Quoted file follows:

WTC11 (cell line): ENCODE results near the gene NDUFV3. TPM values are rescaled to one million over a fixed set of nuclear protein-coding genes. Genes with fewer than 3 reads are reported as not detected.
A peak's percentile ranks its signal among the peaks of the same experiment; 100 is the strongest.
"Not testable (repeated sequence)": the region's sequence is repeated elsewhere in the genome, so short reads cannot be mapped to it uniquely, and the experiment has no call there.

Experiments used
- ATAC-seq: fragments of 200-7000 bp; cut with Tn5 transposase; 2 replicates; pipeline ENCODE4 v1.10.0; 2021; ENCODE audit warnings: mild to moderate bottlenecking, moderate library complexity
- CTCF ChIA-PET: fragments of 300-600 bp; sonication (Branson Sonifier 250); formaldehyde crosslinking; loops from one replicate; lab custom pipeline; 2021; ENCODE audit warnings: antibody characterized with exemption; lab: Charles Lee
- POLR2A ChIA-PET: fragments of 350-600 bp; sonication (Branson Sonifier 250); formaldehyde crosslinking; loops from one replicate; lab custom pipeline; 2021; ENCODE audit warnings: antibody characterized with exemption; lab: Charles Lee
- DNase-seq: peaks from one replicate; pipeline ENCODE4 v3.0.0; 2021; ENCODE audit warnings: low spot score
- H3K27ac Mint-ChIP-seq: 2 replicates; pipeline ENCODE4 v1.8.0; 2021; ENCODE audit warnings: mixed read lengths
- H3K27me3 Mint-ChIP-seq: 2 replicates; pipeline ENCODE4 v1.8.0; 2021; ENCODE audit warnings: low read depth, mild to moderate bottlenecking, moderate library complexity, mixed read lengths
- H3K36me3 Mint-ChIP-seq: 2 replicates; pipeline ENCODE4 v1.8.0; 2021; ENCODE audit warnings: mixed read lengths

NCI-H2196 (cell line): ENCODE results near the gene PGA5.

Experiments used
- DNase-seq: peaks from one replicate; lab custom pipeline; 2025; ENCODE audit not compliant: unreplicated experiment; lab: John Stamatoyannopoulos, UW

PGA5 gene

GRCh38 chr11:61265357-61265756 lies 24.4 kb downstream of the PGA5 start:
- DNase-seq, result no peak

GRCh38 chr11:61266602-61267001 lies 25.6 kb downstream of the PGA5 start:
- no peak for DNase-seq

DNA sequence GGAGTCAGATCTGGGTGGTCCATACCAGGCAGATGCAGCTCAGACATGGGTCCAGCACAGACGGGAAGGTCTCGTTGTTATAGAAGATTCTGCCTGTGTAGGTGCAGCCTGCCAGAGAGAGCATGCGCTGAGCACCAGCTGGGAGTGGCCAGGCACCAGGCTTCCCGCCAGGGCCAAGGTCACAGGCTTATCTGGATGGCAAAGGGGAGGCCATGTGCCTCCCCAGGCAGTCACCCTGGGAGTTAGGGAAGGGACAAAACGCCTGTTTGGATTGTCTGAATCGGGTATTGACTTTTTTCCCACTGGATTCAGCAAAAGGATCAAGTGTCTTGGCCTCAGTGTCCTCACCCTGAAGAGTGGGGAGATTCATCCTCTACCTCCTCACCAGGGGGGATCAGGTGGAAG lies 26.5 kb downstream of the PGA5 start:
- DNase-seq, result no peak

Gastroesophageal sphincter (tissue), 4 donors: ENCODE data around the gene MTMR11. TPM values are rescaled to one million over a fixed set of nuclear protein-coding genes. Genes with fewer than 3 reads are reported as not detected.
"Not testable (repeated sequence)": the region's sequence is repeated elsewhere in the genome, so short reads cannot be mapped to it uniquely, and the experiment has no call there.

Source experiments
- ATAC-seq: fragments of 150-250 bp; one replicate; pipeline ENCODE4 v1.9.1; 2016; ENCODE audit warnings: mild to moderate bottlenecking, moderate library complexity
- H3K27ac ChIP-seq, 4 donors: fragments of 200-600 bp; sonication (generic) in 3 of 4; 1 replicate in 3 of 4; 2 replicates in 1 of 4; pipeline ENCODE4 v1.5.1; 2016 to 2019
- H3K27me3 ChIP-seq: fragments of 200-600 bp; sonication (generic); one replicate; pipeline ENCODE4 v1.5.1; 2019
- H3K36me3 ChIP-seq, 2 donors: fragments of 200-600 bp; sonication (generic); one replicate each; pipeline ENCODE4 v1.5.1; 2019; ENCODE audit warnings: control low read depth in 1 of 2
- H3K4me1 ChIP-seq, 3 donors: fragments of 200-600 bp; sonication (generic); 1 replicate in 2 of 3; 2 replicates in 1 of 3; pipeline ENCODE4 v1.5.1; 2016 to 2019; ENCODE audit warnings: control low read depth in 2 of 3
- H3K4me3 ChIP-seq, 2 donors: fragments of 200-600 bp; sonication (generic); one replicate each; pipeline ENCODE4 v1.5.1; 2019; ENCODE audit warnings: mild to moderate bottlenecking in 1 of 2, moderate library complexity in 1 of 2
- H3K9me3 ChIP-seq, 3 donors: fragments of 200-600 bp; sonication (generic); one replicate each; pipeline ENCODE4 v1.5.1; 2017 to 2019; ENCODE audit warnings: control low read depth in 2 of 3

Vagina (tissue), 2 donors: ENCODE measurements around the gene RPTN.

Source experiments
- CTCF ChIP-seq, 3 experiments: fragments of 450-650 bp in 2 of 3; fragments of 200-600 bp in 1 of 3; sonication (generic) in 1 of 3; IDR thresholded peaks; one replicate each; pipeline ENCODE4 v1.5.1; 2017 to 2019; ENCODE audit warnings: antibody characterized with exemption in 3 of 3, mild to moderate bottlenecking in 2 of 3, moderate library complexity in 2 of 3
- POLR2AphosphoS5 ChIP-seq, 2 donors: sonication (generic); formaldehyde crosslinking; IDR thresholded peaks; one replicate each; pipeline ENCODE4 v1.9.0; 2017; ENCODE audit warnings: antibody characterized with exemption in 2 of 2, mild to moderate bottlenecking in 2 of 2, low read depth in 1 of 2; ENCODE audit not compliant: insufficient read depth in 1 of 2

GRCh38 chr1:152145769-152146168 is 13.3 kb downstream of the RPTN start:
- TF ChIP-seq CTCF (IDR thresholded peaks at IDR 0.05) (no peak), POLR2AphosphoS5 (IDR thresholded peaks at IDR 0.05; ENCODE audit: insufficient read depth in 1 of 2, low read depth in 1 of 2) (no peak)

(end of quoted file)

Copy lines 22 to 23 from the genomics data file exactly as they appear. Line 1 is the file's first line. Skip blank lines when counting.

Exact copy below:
Gastroesophageal sphincter (tissue), 4 donors: ENCODE data around the gene MTMR11. TPM values are rescaled to one million over a fixed set of nuclear protein-coding genes. Genes with fewer than 3 reads are reported as not detected.
"Not testable (repeated sequence)": the region's sequence is repeated elsewhere in the genome, so short reads cannot be mapped to it uniquely, and the experiment has no call there.